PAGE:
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Dawn Workman

Comp II Online


"At a certain stage of their development, the material productive forces of society come into conflict with the existing relations of production, or – what is but a legal expression of the same thing – with the property relations within which they have been at work hitherto. From forms of development of the forces of production these relations turn into their fetters. Then begins an epoch of social revolution.

With the change of the economic foundation the entire immense superstructure is more or less rapidly transformed."

quoted from Karl Marx Preface to a Contribution to the Critique of a Political Economy.


Software Development Revolutionized: The Case for Open Source Software Development

Computers have become increasingly important in today’s world, and the Internet has drastically changed how we interact with others. There are computers in our homes, schools, and doctor’s offices. Many of those are connected to the Internet. Computers need software in order to run. At the heart of every computer is its operating system (OS), or the software that communicates to the hardware in the computer. Many of us are familiar with Microsoft’s operating system, Windows. People are just starting to hear about Linux, a Unix-based operating system pioneered by Linux Torvolds in 1991(The Cathedral… p. 23).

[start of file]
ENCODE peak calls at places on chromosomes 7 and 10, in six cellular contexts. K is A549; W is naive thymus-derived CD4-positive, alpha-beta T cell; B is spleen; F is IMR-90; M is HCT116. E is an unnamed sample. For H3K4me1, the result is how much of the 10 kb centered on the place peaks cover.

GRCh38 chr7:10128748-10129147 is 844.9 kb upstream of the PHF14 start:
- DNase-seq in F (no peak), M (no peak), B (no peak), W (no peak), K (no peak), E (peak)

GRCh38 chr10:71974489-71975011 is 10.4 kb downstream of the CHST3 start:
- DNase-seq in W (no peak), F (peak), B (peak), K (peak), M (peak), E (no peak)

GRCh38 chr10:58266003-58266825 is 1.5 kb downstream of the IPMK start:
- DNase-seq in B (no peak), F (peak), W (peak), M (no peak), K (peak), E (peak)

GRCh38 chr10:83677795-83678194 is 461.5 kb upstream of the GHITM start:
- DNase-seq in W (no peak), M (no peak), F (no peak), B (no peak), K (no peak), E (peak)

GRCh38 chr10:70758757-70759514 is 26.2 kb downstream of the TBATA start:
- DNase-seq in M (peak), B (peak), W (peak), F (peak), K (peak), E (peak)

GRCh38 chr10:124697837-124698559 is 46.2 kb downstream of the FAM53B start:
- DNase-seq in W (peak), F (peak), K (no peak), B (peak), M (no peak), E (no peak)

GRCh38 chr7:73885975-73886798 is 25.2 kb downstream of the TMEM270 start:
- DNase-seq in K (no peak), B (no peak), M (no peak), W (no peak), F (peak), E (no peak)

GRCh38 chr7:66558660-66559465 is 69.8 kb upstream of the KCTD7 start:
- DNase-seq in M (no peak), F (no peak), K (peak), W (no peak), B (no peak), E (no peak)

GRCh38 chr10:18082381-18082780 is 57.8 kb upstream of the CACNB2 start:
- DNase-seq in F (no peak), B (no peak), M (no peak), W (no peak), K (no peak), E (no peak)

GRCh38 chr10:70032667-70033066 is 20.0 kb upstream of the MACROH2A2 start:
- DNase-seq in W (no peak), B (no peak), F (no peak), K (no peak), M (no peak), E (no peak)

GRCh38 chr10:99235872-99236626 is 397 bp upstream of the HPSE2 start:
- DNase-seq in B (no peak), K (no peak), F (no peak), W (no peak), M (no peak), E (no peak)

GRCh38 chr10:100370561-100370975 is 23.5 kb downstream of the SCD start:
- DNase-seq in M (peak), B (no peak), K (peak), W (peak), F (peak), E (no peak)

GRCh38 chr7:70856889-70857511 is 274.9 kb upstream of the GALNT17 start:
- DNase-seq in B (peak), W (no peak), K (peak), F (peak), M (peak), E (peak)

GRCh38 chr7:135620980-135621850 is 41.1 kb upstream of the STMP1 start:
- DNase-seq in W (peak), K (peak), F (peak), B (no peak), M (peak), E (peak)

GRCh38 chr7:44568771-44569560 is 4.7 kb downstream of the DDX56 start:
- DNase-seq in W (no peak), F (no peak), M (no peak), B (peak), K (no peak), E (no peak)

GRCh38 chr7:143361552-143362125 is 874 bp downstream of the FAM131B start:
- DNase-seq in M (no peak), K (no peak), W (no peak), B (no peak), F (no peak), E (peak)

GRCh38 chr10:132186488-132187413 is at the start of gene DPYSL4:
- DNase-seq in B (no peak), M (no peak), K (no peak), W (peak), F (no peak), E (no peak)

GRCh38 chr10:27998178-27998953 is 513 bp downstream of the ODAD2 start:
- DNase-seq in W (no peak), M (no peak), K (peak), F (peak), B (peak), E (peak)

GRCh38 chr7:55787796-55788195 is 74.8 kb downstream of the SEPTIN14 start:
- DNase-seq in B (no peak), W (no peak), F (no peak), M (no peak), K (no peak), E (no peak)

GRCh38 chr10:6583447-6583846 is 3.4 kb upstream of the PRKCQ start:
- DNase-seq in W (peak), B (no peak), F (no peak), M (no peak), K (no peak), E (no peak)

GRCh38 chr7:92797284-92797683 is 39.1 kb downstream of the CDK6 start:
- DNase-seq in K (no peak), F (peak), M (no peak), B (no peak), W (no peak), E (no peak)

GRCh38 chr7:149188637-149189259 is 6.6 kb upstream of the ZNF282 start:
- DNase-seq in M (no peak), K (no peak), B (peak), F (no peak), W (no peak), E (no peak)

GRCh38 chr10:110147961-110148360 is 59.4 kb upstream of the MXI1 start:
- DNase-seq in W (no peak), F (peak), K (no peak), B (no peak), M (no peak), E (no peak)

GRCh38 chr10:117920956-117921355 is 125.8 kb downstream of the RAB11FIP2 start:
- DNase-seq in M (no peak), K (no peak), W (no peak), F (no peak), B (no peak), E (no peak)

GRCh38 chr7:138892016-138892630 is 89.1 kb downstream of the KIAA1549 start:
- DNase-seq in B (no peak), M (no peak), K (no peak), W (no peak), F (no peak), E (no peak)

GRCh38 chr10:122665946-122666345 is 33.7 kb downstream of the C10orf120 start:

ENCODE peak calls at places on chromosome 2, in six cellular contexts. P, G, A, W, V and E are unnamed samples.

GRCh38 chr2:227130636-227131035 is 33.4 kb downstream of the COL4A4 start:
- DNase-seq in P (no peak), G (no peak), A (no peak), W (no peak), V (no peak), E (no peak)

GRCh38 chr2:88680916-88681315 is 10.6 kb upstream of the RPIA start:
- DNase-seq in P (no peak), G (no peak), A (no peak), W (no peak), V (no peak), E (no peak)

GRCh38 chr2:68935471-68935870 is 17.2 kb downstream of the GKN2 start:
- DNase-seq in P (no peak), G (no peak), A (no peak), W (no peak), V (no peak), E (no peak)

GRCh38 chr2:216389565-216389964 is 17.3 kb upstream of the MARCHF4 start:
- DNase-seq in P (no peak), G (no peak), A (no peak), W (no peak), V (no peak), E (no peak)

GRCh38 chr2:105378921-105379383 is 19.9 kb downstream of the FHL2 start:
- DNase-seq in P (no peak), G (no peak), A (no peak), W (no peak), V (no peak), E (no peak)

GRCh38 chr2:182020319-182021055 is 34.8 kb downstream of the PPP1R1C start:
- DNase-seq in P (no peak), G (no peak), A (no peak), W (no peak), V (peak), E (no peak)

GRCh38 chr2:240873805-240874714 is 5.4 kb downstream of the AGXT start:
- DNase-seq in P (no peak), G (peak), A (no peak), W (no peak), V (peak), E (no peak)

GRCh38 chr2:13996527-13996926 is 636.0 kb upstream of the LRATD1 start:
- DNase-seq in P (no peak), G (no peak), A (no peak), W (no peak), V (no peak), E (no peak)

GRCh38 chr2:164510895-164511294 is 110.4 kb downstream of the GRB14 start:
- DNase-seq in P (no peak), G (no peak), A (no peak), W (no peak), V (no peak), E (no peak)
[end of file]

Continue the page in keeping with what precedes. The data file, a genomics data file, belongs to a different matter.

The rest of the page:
At issue here are not the operating systems themselves, but rather the methods behind their development. The Windows operating system is proprietary software, or software in which the source code is closed to development, modification or replication by others. What is also important is how the software itself is developed. Proprietary software is developed by a relatively small group of engineers over a long period of time. Eric Raymond, author of a compilation of essays entitled The Cathedral and the Bazaar, talks about the different methods of development. About closed-source software development, he says this. "I believed that the most important software (operating systems and really large tools like the Emacs programming editor) needed to be build like cathedrals, carefully crafted by individual wizards or small bands of mages working in splendid isolation, with no beta to be released before its time" (The Cathedral… p. 23).